Further prior art attempts at sidewall coring using a different approach employed a fixed whipstock within a coring tool run at the end of a drill string. A small core barrel was deployed within the tool adjacent to the whipstock and having a small Moineau-type mud motor and thrusting piston slip joint above the core barrel. At the desired location, an open hole packer on the coring assembly would be inflated by pumping mud down the drill string, the mud flow also powering the motor and thrusting the core barrel down the whipstock and out of the tool at a small angle into the formation. This coring tool also suffered the disadvantages of a small diameter, short (maximum 12") core, and the further limitation that the core sample was taken only at a very slight angle to the borehole, since the whipstock and coring assembly were both carried inside the tool.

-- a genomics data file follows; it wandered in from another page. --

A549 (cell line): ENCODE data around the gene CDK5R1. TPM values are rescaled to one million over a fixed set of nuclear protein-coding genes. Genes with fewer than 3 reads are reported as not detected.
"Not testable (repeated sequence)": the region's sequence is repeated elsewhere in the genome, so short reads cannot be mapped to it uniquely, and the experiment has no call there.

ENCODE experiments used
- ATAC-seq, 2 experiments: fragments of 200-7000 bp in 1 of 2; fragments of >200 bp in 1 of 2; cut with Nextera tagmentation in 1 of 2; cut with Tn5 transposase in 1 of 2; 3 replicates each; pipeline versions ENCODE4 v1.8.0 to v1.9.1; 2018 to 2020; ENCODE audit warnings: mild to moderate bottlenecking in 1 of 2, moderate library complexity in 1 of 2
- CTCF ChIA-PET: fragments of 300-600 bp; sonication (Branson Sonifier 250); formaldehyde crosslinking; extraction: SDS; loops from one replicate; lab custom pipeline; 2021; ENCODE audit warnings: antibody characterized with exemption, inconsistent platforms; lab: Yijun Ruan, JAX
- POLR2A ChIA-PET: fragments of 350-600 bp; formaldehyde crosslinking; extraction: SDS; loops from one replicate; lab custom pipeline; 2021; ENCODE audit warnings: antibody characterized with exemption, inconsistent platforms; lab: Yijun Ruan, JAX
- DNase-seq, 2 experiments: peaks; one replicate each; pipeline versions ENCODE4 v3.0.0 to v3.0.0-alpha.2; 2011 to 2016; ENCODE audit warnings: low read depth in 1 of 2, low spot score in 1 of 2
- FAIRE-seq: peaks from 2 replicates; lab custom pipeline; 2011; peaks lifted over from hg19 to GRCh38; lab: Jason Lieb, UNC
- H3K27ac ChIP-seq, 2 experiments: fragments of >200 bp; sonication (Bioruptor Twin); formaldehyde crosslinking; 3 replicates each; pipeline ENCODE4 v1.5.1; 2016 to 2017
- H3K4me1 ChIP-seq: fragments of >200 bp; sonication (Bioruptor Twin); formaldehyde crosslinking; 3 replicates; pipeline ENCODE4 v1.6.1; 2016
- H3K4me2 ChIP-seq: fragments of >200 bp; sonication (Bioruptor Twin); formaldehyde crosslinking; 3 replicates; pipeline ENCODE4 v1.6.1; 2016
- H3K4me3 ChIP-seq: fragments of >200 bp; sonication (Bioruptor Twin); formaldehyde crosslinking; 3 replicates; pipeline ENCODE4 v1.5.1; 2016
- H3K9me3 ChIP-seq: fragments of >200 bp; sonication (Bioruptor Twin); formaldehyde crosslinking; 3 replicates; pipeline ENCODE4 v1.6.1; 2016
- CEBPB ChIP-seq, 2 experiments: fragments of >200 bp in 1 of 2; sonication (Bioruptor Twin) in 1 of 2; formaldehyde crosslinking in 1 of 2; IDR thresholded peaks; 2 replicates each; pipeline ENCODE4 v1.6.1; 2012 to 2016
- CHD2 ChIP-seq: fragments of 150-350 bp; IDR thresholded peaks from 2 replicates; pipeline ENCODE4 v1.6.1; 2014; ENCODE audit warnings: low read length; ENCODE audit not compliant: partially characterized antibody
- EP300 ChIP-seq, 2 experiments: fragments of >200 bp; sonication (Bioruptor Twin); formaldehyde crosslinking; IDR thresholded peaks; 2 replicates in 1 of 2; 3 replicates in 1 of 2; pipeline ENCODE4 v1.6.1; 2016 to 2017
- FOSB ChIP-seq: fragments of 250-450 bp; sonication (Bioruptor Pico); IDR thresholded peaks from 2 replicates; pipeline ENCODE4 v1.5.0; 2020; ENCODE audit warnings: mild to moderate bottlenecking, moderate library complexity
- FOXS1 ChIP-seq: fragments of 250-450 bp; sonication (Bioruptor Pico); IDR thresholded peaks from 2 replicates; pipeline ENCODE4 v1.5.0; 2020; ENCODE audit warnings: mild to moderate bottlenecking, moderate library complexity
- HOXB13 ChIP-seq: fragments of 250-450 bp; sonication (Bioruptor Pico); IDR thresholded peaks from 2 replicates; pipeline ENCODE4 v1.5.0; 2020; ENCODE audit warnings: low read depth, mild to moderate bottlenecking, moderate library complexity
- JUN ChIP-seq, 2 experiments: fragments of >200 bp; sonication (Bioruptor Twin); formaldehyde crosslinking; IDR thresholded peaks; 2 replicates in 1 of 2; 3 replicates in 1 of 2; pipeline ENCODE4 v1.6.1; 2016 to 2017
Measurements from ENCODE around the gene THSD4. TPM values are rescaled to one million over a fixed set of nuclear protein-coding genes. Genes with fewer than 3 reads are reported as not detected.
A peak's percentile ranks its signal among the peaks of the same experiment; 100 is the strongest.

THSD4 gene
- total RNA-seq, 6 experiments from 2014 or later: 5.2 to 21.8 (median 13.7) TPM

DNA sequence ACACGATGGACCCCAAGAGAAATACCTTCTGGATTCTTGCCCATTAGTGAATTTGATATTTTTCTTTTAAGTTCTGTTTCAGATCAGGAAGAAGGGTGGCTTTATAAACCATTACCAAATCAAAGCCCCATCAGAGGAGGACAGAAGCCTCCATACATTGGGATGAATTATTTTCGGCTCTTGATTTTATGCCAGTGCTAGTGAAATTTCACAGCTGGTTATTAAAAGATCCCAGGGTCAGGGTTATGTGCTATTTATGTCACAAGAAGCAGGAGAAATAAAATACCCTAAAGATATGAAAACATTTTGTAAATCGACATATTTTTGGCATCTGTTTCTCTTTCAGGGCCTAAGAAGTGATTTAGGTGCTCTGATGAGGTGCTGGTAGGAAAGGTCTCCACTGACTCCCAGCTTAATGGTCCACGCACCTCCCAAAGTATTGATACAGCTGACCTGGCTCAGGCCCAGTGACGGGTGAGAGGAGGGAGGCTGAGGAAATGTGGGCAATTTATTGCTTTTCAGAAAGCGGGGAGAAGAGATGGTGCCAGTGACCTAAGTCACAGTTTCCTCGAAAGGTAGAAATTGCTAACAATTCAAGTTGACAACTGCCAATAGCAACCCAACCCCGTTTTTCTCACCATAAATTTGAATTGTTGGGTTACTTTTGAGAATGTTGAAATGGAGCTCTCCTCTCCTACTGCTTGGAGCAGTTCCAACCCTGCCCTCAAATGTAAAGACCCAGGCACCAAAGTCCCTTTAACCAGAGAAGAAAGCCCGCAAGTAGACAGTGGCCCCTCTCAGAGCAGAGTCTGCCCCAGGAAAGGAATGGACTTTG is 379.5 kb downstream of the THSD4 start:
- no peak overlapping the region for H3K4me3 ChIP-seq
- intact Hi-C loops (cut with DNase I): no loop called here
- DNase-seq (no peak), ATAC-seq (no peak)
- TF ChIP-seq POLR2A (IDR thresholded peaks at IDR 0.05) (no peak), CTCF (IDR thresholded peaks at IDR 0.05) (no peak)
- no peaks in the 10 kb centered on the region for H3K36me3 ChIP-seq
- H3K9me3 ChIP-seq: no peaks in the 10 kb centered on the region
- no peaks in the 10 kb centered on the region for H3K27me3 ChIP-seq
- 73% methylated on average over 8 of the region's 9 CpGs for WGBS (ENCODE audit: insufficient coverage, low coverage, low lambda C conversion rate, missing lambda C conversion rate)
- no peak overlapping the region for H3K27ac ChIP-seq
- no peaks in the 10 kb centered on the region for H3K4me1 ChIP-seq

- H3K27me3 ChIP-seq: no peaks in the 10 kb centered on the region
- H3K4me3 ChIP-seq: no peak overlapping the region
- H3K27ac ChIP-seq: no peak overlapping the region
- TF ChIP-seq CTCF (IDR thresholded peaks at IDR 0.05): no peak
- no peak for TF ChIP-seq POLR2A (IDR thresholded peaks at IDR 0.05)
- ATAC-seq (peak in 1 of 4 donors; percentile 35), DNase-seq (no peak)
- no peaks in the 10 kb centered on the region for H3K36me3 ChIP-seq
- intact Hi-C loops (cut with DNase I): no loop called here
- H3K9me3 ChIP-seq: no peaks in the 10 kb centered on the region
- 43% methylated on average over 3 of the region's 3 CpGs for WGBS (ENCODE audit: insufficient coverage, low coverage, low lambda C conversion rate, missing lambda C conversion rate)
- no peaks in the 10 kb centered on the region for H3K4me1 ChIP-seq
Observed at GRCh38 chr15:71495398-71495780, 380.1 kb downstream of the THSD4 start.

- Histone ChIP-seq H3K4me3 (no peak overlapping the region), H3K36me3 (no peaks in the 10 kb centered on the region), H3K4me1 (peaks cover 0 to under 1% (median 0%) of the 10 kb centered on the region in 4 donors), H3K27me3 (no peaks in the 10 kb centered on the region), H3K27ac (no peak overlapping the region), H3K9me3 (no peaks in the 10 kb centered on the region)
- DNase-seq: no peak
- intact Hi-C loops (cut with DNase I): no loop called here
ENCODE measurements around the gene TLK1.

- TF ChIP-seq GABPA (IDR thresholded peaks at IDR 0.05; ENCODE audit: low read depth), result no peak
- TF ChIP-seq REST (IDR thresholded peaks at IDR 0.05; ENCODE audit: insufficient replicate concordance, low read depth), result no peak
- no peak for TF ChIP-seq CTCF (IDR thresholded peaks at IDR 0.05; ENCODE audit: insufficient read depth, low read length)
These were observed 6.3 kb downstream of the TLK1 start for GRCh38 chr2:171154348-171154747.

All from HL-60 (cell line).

Other coring devices which appear to provide the ability for taking core samples at greater angles to the borehole than the above-described internal whipstock tool are disclosed in U.S. Pat. Nos. 2,494,932; 2,558,227; and 2,707,617. These tools, however, employ a small diameter, short coring tool which is rotated via rotation of the drill string transmitted through clutch assemblies. The '617 patent also discloses a variation of the aforementioned punch type of core sampler.